The trial court barred admission of the testimony as to the prior incident on the ground that the incident was not "close enough in time to be relevant." The incident about which the defendant wished to testify occurred five years before the shooting. We find that the trial court erred in not admitting the testimony. We have previously stated that "the distance in time from the moment of the offense on trial does not necessarily destroy the capacity of the deceased's violent act to create apprehension." State v. Thibeaux, 366 So. 2d 1314, 1317 (La.1978). Generally, the remoteness in time of the prior difficulties between the defendant and the deceased should go to the weight of the evidence rather than its admissibility. State v. Thibeaux, supra. For these reasons we conclude that the trial court erred in finding that the evidence was not relevant because it was too remote in time. The evidence was relevant to the defendant's case and his attempt to show that he reasonably believed that his conduct was necessary. See generally, La.R.S. 15:441-42; State v. Ludwig, 423 So. 2d 1073 (La.1983).

Our finding that the trial court erred in not admitting this evidence does not, however, end our inquiry. La.C.Cr.P. article 921 provides that a judgment or ruling "shall not be reversed ... because of any error ... which does not affect substantial rights of the accused." Moreover, in State v. Gibson, 391 So. 2d 421 (La.1980), we adopted the test for "harmless error," of Chapman v. California, 386 U.S. 18, 87 S. Ct. 824, 17 L. Ed. 2d 705 (1967). Under that test for "harmless error," the question is whether there is a reasonable possibility that the admission or exclusion of certain evidence, depending on the case, "might have contributed to the conviction." We also stated that the court must be able to declare that the error was "harmless beyond a reasonable doubt." Gibson, supra, 391 So. 2d at 427. Considering the nature of the evidence which was excluded and the evidence which was received in this case, it is clear that the impact of the excluded evidence would have been minimal and that exclusion of the evidence was harmless beyond a reasonable doubt. First, even though admissible, the incident five years earlier would be accorded less weight by the jury because it was so distant in time. Second, and more importantly, the defendant was allowed to testify about another incident which occurred only a few months before the shooting. The defendant testified that about three months before Gloria Martin was shot she had scratched his face and had pointed the .357 magnum at him with its hammer cocked while he begged for his life. Since this testimony was admitted, evidence concerning the much earlier incident would have added little or nothing to show defendant's apprehension. If the *460 jury was not persuaded by the testimony concerning this most recent incident, it would not have rendered a different verdict if it had known of an additional incident much more distant in time. For these reasons, we find that although the trial court erred in refusing to allow evidence concerning the five year old incident, the error was harmless beyond a reasonable doubt.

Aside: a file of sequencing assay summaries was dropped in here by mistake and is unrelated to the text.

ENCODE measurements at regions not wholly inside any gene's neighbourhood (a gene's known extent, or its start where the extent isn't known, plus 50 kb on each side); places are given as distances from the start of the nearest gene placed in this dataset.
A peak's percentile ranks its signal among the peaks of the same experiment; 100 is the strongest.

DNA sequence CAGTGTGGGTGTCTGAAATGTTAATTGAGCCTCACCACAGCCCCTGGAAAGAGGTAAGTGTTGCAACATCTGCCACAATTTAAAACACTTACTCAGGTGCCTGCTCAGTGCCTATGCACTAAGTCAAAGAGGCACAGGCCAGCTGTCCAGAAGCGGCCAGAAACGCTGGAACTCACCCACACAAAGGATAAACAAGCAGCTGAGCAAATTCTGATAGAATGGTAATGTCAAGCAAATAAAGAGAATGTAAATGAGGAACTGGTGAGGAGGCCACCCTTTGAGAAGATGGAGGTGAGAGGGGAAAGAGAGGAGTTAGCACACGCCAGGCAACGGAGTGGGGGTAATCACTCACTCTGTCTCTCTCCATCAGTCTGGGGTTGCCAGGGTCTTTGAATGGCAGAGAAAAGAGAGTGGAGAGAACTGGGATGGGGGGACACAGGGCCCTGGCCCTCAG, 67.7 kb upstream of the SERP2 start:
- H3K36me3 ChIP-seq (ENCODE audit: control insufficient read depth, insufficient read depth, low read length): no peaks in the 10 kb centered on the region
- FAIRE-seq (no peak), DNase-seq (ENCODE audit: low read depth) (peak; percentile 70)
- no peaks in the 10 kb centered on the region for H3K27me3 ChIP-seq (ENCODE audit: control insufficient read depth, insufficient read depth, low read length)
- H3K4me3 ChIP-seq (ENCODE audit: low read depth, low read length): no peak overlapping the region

By this assignment of error the defendant contends that hearsay testimony was admitted in the following question by the assistant district attorney and response by the witness Ethel Parker:

Q: Mrs. Parker, did Gloria Martin ever tell you that if she would ever try to leave James [the defendant] that he might kill her? A: Yes, sir.

The defense attorney then objected that the evidence was hearsay.[1] After hearing the arguments of counsel outside the presence of the jury the trial court admitted the evidence to show state of mind of the victim, citing State v. Raymond, 258 La. 1, 245 So. 2d 335 (1971).